Finally, we hold, contrary to Bratt's assertion, that the loss of consortium claim raised in Count II is not revived by this action; that claim was premised specifically upon Count I, which claimed intentional infliction of emotional distress. Summary judgment was granted as to Count I by the district court's first order and this claim was later dropped by appellant in light of Foley v. Polaroid, 381 Mass. 545, 413 N.E.2d 711 (Mass. 1980).

We affirm the district court's grant of summary judgment as to Counts III and V. We reverse the district court's grant of summary judgment as to Counts VI and VII.

Affirmed in part, reversed in part, remanded for further proceedings consistent with this opinion.

No costs to any party.

1. Although Bratt's complaint alleges that Dr. Nugent violated both a breach of privacy and confidentiality, Bratt has never pressed his breach of confidentiality allegation as a claim separate from his breach of privacy claim either below or on appeal. As a result, any separate breach of confidentiality claim Bratt may have had has been lost. Wallace Motor Sales, Inc. v. American Motor Sales Corp., Nos. 85-1261 and 85-1283, slip op. at 39 (1st Cir. Dec. 19, 1985); Johnston v. Holiday Inns, Inc., 595 F.2d 890, 894 (1st Cir. 1979). Bratt did, however, raise the confidentiality issue as a part of his breach of privacy claim and it is in this context that we consider it.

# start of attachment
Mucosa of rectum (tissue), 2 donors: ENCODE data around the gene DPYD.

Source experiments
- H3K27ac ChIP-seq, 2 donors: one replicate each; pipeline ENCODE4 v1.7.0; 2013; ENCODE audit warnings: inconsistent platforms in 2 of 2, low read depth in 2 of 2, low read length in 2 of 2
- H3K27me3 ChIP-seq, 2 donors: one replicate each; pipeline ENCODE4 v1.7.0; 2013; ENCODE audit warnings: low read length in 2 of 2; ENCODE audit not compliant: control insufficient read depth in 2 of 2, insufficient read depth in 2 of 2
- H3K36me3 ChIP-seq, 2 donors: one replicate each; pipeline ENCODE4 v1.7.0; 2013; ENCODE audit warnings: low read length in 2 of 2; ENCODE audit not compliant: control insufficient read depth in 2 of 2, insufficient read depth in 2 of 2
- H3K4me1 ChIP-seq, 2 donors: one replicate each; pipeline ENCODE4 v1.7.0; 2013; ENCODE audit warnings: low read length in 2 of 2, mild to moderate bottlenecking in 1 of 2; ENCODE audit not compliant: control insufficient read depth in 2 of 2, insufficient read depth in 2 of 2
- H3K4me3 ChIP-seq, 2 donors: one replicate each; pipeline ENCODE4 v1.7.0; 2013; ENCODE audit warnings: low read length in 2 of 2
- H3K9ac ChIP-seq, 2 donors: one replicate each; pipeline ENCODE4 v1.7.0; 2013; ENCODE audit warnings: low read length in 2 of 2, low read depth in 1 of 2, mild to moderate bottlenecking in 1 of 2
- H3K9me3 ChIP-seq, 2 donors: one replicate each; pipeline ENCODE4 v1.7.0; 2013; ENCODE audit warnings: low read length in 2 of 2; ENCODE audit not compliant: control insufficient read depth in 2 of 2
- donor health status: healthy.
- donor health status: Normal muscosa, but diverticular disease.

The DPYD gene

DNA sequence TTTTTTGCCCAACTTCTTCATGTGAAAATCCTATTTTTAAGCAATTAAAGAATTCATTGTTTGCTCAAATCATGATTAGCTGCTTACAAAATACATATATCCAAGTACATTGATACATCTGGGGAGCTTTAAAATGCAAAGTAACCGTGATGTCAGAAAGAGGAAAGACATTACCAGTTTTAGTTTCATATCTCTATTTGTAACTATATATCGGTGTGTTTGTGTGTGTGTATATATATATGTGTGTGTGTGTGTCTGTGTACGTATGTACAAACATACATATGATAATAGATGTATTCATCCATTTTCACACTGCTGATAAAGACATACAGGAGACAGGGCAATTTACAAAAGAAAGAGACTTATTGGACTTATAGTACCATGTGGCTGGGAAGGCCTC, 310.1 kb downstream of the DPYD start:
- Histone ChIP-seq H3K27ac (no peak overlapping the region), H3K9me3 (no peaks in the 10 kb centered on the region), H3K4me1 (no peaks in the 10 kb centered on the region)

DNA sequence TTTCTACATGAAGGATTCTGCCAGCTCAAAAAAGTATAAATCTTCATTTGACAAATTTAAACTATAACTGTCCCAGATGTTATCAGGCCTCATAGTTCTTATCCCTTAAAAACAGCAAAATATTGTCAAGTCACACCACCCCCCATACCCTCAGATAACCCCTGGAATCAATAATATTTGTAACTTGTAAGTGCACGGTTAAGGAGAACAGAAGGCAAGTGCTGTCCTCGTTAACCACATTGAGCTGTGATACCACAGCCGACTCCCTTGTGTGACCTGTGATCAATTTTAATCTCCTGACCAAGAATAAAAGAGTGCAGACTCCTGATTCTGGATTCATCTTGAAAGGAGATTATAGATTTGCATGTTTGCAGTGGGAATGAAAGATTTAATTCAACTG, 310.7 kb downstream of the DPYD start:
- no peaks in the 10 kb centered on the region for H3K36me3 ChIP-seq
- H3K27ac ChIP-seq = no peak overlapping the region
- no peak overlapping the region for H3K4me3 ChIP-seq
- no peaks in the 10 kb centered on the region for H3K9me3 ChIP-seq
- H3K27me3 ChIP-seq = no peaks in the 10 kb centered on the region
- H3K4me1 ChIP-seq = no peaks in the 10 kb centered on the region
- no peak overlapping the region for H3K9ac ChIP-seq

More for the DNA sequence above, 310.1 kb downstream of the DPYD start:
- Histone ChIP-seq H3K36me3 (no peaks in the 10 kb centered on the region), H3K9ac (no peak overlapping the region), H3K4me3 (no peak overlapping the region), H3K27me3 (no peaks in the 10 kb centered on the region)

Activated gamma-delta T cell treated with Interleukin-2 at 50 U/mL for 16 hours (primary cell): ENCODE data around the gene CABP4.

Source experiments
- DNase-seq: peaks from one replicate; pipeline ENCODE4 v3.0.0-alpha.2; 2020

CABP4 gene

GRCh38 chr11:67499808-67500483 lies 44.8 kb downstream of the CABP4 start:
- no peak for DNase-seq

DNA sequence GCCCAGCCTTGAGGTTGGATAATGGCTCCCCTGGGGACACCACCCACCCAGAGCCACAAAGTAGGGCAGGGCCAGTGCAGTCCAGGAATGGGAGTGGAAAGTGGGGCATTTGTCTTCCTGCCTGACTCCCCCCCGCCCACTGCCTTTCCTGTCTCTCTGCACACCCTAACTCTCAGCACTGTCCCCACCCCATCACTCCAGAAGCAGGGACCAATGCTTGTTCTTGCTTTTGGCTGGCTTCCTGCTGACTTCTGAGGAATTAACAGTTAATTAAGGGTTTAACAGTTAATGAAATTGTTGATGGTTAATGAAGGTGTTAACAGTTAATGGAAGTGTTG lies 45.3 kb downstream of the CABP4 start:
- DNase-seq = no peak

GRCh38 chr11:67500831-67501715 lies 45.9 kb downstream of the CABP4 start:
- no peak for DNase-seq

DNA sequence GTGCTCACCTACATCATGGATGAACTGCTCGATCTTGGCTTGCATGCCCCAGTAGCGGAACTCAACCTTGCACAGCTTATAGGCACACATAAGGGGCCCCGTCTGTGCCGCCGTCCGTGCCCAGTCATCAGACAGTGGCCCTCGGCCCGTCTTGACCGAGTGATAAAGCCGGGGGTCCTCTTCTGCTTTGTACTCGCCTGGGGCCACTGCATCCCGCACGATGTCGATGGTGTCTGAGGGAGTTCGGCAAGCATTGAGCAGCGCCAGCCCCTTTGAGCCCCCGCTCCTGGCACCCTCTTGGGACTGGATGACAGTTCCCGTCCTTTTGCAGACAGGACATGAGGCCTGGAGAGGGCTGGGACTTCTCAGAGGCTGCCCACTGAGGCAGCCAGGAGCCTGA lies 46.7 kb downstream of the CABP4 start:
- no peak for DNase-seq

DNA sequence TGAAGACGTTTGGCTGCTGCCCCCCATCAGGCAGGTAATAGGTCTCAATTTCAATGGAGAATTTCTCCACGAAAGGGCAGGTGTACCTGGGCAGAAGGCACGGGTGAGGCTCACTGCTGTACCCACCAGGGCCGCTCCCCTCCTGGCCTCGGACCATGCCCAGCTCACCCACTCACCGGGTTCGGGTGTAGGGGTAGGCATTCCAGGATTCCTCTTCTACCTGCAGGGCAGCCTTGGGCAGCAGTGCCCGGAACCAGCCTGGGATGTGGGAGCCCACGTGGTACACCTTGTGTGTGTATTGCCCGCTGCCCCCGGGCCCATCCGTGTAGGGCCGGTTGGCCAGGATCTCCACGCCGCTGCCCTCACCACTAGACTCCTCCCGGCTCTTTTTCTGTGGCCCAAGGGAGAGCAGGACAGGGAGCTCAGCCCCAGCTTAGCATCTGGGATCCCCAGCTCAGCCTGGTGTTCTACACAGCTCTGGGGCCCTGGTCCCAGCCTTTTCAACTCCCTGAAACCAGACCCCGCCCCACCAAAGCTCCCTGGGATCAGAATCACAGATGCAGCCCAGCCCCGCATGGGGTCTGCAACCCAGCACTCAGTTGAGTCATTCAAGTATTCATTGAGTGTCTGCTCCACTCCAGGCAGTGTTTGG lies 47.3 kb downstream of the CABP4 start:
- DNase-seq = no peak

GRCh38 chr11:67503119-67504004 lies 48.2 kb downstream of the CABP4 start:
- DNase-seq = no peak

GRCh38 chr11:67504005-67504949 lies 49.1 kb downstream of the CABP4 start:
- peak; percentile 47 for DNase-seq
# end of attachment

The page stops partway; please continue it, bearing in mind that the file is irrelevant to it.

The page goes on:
2. We do not by this reversal of summary judgment mean to imply that the district court is not free to direct a verdict if, after the evidence is received, it finds that there really is no jury issue.

* Of the District of Massachusetts, sitting by designation.

Back to top